It's absolutely unfathomable to me.

But… it happened to me in just this way by a well-meaning family doc. It happens all. The. Time.

These Docs are trying to do their jobs, folks. But they don't understand the gravity of the phrase "consider the source" here. Pharmaceutical profits are at the helm of this source, but it's couched in medical jargon and professional biases rife with financial conflicts of interest. How utterly naïve medical professionals—the really good ones—are when it comes to their colleagues' "good intentions." The Blue Code's got nothing on the White Wall.

Tell me, why has this "paper" not been flagged?

You know the phrase, "The road to Hell is paved with good intentions." You ever hear that? In this case, the intentions, no matter how grand, kill people.


A Cure for Alzheimer's Disease! A… possible cure for… Alzheimer's disease? Never mind…

In 2020, researchers discovered an energy-elevating neuroprotective compound and neuroprotective treatment for chronic TBI. It also promises huge strides in the prevention, and treatment, of Alzheimer's disease. The compound is called P7C3-A20, and the article still proffers hope to those of us suffering from complications related to TBIs.

It's still being researched for use because you never 'count your chickens before they hatch,' right?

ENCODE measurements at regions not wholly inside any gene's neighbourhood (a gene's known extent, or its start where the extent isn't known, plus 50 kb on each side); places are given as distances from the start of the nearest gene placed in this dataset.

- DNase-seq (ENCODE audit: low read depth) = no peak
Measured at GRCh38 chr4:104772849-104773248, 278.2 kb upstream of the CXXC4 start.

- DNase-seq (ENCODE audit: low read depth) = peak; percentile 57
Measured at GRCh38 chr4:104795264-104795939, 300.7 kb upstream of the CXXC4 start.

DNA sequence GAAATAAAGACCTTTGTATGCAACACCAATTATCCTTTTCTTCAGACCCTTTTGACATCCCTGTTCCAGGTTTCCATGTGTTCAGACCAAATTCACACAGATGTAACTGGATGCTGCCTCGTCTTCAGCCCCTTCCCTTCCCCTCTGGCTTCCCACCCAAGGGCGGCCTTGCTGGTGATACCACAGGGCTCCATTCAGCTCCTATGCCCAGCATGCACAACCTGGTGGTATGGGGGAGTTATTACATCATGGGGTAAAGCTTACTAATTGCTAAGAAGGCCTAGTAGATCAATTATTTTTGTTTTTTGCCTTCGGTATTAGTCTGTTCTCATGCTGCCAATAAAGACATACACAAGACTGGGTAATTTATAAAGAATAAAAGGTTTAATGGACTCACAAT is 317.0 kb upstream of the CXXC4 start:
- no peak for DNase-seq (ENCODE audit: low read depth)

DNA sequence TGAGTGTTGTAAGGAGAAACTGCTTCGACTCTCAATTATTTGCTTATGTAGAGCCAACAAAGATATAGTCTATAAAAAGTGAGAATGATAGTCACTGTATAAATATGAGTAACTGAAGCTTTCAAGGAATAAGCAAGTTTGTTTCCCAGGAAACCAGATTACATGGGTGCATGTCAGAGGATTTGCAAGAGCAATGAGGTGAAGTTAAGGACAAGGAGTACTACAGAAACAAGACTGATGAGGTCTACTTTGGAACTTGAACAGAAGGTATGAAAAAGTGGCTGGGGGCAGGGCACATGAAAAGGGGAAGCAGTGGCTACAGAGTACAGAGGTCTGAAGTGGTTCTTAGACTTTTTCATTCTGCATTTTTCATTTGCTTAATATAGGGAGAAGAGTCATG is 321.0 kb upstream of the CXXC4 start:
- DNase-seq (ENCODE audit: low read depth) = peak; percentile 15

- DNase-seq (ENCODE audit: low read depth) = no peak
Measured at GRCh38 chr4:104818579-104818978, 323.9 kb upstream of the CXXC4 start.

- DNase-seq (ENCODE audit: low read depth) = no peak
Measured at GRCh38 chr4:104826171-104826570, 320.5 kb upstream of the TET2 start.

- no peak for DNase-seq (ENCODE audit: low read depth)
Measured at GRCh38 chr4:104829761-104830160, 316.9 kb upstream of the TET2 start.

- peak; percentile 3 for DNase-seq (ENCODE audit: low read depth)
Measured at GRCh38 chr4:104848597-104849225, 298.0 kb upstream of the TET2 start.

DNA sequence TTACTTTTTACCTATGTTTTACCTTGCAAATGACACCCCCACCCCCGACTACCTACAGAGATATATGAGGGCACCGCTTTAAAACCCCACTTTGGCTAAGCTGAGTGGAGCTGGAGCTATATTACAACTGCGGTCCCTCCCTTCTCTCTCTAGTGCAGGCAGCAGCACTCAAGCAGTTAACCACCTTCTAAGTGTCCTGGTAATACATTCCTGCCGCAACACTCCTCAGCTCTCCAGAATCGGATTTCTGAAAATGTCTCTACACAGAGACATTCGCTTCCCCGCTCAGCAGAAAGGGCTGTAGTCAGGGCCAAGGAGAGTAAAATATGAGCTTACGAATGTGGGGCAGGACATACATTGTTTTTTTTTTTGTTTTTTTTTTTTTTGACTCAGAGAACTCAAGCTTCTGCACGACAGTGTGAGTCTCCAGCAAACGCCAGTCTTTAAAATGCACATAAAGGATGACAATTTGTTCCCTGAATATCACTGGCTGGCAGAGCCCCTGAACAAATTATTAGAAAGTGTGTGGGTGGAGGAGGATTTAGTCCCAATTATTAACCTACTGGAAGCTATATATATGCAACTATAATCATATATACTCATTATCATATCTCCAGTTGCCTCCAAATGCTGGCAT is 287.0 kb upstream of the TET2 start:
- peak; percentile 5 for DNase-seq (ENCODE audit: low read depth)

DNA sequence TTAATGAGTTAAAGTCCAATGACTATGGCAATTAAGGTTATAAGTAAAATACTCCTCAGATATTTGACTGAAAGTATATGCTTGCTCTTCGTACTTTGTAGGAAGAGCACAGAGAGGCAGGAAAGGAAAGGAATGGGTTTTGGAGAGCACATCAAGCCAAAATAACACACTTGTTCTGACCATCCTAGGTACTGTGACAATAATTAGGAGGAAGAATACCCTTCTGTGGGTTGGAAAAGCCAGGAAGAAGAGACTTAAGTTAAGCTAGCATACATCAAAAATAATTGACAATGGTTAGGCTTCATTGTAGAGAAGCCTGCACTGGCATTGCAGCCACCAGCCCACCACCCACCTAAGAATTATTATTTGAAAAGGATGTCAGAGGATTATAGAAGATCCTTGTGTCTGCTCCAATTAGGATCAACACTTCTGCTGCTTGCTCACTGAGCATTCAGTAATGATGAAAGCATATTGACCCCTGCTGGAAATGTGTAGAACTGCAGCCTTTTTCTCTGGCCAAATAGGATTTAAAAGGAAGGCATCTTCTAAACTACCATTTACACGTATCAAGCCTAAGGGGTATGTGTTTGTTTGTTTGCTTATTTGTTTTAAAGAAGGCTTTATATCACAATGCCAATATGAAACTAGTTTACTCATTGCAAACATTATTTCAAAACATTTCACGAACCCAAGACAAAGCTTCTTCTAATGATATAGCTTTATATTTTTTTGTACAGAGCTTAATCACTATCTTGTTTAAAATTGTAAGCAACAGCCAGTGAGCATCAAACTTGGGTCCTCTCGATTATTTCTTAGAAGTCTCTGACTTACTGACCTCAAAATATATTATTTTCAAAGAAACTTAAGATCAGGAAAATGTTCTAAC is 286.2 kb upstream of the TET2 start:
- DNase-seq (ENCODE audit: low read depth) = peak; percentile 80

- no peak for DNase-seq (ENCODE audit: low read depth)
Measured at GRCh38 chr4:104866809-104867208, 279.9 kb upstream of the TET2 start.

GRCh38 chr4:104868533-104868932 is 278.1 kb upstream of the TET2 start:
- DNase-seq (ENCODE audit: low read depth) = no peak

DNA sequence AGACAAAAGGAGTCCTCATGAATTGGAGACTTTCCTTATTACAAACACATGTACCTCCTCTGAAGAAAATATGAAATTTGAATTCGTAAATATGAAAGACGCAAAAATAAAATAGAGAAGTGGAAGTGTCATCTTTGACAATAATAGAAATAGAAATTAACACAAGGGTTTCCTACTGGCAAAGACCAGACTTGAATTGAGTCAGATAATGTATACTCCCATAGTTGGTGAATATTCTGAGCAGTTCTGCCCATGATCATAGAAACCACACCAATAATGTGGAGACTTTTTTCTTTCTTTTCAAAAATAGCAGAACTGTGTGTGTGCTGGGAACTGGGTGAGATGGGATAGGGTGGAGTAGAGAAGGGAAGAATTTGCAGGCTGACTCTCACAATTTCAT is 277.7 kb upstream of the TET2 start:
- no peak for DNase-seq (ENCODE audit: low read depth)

Meanwhile, a drug with similar compounds, "Latrepirdine (INN, also known as dimebolin and sold as Dimebon), is an antihistamine drug which has been used clinically in Russia since 1983."

However, in Phase III of the clinical trials, the push to get FDA approval squealed to a halt in May of 2010. Why?

From the Wikipedia page on the drug, Latrepirdine:

"Research was conducted in both Russia and western nations into potential applications as a neuroprotective drug to treat Alzheimer's disease and, possibly, as a nootropic, as well. After a major phase III clinical trial for Alzheimer's disease (AD) treatment failed to show any benefit, three other AD trials continued. Major industry-based development in this indication essentially stopped after another Phase III trial suffered the same fate in 2012. Latrepirdine failed in the phase III trial for Huntington disease."

Again, some sections, bolded by me. So, what does "failure" mean in terms of clinical trials? From the same source:

"A Cochrane meta-analysis of the three pivotal phase III efficacy trials found no significant effect of latrepirdine on cognition and function in mild-to-moderate Alzheimer's patients, though there appears to be a modest benefit for overall behavior disturbances."

So, it didn't help. One could even posit that "the evidence was mixed" because there were some modest benefits.

What about harm? Screenshot taken from NIH/